ODEON - Tango for the piano, Composition and 1st Ed. 1910
Dedicated to the eminent firm Zambelli & Cia.
On August 16, 1909, the most luxurious cinema of the city was opened: the Odeon, on the corner of Avenida Rio Branco and Rua Sete de Setembro. A splendid establishment with two screens and an upright piano at the lobby next to the entrance, where a pianist entertained the guests while they waited for the show to begin.
In 1910, Nazareth was commissioned to play at the Odeon waiting area. At that time, people used to arrive an hour before the film to enjoy the activities of the waiting area: small orchestras, musicians, or just a chat. Nazareth became the craze of the moment, and in fact many people would go to the movie theatre exclusively to listen to his performances, sometimes even missing the films.
OURO SOBRE AZUL (On Cloud Nine) - Tango, 1st Ed. 1916
Dedicated to Carlos Bittencourt
The musical comedy “Ouro Sobre Azul”, authored by the popular actress Maria Lira, had its opening night on October 12, at the Recreio Theater, at Praça Tiradentes. A folkloric play, which was a genre much admired at the time, her musical reached great success, and Nazareth, in turn, used the same title to name one of his most famous tangos. It was dedicated to Carlos Bittencourt, a young man born in Rio de Janeiro on December 12, 1888 and deceased in the same city on August 31, 1941. His nickname was “Assombro” (Astonishment), and Bittencourt (or Bettencourt) had been closely connected to the history of the vaudeville theater in Rio since the beginning of the 20th century. In a partnership with Luiz Peixoto, with music by Francisca Gonzaga, he wrote his most famous musical comedy: Forrobodó (Brazilian slang for “popular ball” or “confusion”) in 1911.
“Ouro Sobre Azul," in turn, is a very old Portuguese expression used to answer to the question “how are you?” If things were going nicely then the person would reply: - “Comigo está tudo ouro sobre azul” which can be translated as “I’m on cloud nine”.
PERIGOSO (Dangerous) - Brazilian Tango, 1st Ed. 1911
To my friend Lino José Barbosa, proprietor of Casa Mozart. Published by Casa Mozart together with the waltz Turbilhão de beijos (A Whirlwind of Kisses), this thirty-seventh tango printed by Nazareth was dedicated to the illustrious Lino José Barbosa, owner of this important establishment located on the former Avenida Central (later on Avenida Rio Branco) 127. This piece was written in a minor key, which is unusual in Nazareth’s tangos, and its entire third part - which is to be played only once - was originally written in octaves and for the piano, which makes it even more interesting. The title, in turn, would be the nickname of a soccer player that biographers have not managed to identify as yet.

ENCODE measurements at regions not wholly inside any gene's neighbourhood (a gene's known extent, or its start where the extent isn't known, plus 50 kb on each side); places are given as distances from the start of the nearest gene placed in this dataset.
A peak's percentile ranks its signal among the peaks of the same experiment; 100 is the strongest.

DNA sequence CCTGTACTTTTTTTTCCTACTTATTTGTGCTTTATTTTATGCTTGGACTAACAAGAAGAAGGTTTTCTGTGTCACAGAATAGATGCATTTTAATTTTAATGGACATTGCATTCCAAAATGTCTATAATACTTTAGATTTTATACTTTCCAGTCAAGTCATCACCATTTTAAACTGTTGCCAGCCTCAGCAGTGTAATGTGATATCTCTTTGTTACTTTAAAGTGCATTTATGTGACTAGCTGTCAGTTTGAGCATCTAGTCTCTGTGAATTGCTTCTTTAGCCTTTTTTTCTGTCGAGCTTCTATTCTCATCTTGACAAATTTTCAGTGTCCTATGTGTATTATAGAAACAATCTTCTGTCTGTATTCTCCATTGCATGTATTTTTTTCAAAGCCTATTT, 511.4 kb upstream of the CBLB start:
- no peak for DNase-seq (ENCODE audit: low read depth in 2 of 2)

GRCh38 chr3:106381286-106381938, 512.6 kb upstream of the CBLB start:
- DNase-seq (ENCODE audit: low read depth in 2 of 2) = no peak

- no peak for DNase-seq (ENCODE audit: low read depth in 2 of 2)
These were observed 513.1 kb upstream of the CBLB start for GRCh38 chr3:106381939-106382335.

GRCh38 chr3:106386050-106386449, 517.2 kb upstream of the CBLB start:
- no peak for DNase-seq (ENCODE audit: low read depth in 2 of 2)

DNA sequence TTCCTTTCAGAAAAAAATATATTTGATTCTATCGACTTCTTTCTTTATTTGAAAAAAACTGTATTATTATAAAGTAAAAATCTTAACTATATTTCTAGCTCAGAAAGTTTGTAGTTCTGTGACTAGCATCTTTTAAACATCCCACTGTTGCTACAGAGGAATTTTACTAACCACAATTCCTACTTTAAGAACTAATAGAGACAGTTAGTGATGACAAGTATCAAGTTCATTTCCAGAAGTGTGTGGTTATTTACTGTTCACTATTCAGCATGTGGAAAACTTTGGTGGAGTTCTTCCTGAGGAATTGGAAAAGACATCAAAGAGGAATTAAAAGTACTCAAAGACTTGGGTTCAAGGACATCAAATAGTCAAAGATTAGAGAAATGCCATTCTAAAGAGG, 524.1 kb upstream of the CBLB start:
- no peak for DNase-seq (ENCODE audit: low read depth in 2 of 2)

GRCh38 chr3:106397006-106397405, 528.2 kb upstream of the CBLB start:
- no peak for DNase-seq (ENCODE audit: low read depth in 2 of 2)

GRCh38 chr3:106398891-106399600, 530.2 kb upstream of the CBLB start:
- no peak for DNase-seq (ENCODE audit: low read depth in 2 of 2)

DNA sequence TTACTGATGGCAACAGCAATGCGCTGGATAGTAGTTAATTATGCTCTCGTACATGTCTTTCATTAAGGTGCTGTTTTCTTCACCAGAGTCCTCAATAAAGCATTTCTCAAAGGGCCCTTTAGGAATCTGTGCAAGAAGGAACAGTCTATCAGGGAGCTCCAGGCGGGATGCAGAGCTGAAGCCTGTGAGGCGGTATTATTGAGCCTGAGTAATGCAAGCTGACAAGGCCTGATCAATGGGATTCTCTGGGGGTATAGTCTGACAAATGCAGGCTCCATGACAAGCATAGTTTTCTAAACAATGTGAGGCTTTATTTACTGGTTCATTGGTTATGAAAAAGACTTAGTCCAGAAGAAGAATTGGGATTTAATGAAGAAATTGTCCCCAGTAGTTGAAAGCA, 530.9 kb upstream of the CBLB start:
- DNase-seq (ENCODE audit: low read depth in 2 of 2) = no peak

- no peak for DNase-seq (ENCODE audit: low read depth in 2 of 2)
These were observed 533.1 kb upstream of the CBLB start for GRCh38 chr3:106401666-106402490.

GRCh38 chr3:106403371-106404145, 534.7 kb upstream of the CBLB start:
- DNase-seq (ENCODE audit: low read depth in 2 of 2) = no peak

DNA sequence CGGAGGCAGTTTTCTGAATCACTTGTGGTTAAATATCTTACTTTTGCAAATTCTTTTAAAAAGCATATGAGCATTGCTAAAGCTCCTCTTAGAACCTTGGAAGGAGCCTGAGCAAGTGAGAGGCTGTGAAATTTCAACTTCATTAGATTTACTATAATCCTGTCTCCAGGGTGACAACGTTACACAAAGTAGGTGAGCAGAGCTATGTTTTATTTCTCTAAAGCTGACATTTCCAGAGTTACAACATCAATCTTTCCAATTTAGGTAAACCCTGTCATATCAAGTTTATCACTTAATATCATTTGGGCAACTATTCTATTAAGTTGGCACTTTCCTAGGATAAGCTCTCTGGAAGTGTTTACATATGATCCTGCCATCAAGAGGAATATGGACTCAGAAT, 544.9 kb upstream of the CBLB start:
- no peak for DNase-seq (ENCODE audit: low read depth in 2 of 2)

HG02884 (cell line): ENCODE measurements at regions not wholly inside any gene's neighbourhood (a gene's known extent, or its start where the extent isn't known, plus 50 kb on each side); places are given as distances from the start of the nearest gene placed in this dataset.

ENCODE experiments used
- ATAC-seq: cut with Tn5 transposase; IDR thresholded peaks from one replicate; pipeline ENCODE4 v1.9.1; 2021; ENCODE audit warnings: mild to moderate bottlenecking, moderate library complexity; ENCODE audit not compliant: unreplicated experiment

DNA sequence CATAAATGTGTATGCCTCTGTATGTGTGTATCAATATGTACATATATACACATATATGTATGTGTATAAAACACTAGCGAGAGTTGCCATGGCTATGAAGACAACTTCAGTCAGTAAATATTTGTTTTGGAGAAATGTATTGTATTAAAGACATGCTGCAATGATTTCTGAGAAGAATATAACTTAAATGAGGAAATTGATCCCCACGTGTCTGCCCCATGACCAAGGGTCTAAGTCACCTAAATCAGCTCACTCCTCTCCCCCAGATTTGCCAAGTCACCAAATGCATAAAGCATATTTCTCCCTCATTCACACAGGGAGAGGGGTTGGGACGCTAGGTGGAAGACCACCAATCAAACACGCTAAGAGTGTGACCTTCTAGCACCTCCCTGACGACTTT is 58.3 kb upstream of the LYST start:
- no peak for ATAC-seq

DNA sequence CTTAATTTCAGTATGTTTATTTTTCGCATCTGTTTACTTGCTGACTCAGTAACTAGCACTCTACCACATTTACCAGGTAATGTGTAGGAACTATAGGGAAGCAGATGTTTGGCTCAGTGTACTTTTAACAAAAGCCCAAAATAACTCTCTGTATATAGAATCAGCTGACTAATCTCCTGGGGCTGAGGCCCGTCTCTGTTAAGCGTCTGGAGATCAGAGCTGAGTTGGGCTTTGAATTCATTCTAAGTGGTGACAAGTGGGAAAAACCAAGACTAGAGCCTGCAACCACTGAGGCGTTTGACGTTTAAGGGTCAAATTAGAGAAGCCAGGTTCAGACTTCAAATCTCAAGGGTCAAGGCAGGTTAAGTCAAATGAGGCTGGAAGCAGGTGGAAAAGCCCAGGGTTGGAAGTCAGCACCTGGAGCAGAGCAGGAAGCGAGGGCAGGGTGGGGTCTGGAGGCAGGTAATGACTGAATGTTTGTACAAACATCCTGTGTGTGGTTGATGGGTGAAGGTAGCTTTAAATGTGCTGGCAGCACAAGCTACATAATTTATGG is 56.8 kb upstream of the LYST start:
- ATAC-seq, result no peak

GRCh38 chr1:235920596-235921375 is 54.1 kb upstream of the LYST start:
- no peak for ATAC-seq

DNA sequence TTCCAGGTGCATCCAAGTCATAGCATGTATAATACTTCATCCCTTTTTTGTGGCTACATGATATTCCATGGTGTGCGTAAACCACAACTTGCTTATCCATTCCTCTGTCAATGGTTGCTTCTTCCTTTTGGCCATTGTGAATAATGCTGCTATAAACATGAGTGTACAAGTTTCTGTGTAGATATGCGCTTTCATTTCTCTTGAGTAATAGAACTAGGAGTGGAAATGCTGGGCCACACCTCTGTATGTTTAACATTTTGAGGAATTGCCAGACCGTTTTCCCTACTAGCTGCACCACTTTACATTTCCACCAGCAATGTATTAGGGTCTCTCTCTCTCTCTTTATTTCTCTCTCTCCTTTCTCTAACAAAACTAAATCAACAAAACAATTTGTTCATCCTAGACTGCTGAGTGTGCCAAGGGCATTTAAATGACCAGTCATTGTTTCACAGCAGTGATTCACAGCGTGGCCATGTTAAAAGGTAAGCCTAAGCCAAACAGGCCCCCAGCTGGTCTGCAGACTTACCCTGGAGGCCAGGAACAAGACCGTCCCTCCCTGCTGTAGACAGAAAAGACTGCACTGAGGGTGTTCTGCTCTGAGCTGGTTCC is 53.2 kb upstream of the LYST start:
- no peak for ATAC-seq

RANZINZA (Grouchy) - Tango, 1st Ed. 1917
No dedication. Fifth and last tango printed by Napoleão and Cia. (Sampaio, Araújo & Cia.), Ranzinza (Ch. No. 7848) does not present a dedication on the score or manuscript, even though its title makes an indirect reference to a friend’s nickname.
TENEBROSO (Gloomy) - Tango, 1st Ed. 1913
To my good and long-time friend Sátyro Bilhar. The first printing of Tenebroso, the thirty-sixth tango composed by Nazareth to be published, was released by Casa Arthur Napoleão (Sampaio, Araújo & Cia.).
Sátyro Lopes de Alcântara Bilhar, a guitar player, popular composer and eminent Choro player, was possibly born in Rio de Janeiro around 1860, and deceased in the same city on October 23, 1926. Curiously, during the first of the three parts that compose Tenebroso, we can see that the music is all produced by the left hand, within the lowest pitches, which lead us to think about his friend’s guitar chords or, according to others, about Bilhar’s own hoarse voice.
TOPÁZIO LÍQUIDO (Liquid Topaz) - Tango, 1st Ed. 1914
A gift from the Amazonense brewery to its admirers - Miranda Corrêa & Cia. Manaus. This tango was ordered to Casa Vieira Machado & Cia., in Rio de Janeiro, by the entrepreneur Maximino Miranda Corrêa, a civil engineer and manufacturer of “XPTO”(or “Topázio Líquido” – Liquid Topaz), a beer manufactured in the City of Manaus, State of Amazonas. An amateur pianist, Miranda made a point of associating Ernesto Nazareth’s name to his product.